If found guilty of a hate crime, the 16 defendants could face many years in prison (Smoking Gun)
If found guilty of hate crime and other charges, the 16 defendants could face 20 years in prison (Smoking Gun) Reuters

The son of one of the alleged Amish hair-cutting victims in Ohio has told a court that the attack left his bishop father so ashamed that he stopped preaching and refused to attend a family wedding.

Andy Hershberger was the first witness in the trial of 16 Amish men and woman accused of hate crimes after cutting the hair and beards of nine fellow members of the Amish community over alleged religious disputes.

Beards and hair have huge spiritual and religious significance in the Amish faith and the trimming or cutting of them is considered the ultimate humiliation. Some believers even regard it as a disfigurement.

Hershberger told the court that five men arrived at his home in October and asked to speak to his 77-year-old father, Raymond.

Once inside, a defendant identified as Johnny Mullet - son of accused ringleader Sam Mullet Sr - said: "We're from Bergholz [a neighbouring town]. We're here to do what you did to our people."

Hershberger said the men held his father down and cut off clumps of his beard. He told the court that the victim cried: "Don't shear me, don't shear me."

"I saw the hair fly. He was shaking all over," Herschberger said of his father. "He was crying and crying."

The bishop did not preach again until his hair grew back. "He was so ashamed with the way he looked. He was heartbroken," his son told the court.

Hershberger's father had previously been excommunicated by Mullet Sr.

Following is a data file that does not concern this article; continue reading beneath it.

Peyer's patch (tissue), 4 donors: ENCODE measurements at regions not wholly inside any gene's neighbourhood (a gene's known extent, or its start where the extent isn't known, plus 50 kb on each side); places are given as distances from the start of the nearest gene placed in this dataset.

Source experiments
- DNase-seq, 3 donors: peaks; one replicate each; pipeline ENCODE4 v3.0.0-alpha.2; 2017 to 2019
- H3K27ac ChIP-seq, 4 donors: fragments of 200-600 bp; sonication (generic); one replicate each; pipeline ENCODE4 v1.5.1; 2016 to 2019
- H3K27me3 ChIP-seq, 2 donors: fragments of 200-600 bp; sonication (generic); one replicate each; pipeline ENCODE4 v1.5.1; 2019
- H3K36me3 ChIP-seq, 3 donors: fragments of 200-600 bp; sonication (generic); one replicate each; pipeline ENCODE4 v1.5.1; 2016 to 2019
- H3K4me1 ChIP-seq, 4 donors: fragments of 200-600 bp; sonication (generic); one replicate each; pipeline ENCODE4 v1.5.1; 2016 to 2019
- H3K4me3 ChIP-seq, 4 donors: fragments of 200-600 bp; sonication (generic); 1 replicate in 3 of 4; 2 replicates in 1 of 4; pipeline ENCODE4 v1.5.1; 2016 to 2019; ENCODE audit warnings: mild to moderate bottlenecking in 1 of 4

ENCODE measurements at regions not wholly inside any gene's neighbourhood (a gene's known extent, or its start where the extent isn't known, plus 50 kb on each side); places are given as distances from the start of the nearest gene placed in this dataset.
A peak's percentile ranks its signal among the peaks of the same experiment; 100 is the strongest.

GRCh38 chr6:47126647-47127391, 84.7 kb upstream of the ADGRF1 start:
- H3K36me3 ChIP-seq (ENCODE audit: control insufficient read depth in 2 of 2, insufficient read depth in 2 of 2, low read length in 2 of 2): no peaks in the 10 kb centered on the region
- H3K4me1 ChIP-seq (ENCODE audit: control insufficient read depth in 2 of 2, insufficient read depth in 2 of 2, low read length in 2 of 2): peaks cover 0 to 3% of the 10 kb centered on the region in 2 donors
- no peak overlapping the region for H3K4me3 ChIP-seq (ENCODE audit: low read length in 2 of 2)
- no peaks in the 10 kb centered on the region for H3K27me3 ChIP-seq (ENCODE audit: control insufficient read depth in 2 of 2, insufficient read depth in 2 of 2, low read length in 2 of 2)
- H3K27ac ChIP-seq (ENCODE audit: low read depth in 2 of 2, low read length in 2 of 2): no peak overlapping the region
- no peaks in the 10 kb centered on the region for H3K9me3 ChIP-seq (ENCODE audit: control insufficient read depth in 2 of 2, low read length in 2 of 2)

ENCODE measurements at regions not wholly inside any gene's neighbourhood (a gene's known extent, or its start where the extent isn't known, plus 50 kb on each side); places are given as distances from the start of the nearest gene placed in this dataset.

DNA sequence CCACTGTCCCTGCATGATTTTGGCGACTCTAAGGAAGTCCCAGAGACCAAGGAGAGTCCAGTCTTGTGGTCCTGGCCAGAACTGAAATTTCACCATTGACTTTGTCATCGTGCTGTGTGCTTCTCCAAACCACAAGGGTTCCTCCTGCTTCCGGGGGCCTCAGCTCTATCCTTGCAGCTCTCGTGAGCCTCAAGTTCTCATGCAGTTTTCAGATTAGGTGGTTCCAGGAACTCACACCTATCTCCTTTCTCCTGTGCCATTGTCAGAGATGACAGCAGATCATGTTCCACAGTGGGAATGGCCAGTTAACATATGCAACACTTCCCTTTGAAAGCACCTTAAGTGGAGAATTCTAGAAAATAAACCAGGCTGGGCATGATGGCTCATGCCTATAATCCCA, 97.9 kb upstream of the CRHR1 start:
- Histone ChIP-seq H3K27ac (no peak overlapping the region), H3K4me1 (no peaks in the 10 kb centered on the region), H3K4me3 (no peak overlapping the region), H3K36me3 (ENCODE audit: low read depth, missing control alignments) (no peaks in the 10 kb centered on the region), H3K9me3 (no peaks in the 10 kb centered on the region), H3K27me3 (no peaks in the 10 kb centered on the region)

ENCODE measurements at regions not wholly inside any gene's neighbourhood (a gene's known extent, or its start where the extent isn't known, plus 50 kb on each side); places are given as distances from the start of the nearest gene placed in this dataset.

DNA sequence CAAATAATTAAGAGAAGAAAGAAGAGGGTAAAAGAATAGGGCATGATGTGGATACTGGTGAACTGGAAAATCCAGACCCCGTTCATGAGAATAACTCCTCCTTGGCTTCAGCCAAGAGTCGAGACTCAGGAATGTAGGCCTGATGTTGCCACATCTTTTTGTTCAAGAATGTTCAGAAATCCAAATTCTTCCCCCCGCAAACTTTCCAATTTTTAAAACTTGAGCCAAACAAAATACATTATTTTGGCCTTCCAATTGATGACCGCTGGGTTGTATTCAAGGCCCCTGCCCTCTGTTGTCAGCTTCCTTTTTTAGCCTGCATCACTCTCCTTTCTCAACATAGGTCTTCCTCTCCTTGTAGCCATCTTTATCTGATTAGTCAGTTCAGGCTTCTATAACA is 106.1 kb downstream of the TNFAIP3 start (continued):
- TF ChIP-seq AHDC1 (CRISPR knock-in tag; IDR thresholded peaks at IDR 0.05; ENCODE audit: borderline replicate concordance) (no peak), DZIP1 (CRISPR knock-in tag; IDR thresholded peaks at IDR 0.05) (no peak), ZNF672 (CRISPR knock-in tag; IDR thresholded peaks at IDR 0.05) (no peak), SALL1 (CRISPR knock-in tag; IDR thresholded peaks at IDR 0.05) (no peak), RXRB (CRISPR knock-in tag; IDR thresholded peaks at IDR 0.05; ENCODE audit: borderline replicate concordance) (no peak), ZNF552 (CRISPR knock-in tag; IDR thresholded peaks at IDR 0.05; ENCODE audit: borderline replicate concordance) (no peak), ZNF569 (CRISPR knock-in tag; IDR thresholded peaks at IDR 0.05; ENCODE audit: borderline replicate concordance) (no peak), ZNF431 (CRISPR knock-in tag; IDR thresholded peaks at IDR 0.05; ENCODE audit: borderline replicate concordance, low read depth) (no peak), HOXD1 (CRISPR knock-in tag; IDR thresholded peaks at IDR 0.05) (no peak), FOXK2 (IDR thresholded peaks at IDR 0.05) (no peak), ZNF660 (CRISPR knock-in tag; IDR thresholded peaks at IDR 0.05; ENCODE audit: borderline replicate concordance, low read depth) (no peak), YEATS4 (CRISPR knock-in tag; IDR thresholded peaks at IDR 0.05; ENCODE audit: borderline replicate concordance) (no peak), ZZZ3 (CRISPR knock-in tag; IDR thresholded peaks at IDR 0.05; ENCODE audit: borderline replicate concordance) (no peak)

Prosecutors said he was one of several bishops who had religious disagreements with the breakaway group's ringleader and was attacked as retribution for disagreeing with Mullet's decision to excommunicate eight families when they left his group in 2005.

Also at the trial, Mullet Sr's sister, Barbara Miller, described how six of her children and their spouses showed up at her door in September 2011.

Shears and clippers

Miller and her husband Marty's relationship had been strained with her children ever since they left the Mullet settlement four years earlier.

She described how she was originally pleased to see her son Lester when he came to her door but when she opened it, the rest of her sons poured into the house armed with shears and clippers.

They then cut off their father's beard and her waist-length hair.

She said: "I started praying forgive them God". One son screamed back at her: "God is not with you."

Prosecutors said there were five attacks overall that autumn, all orchestrated by Mullet Sr. He has denied ordering the hair-cutting but said he did not stop anyone from doing it.

In addition to hate crimes, the 10 men and six woman face charges of conspiracy, kidnapping and obstruction of police. They could face up to 20 years in prison if found guilty.

Lawyers for the defendants have not denied the attacks took place but said the Amish live by rules guided by their religion and that the government should not get involved in what amounts to a church dispute.

The trial continues.

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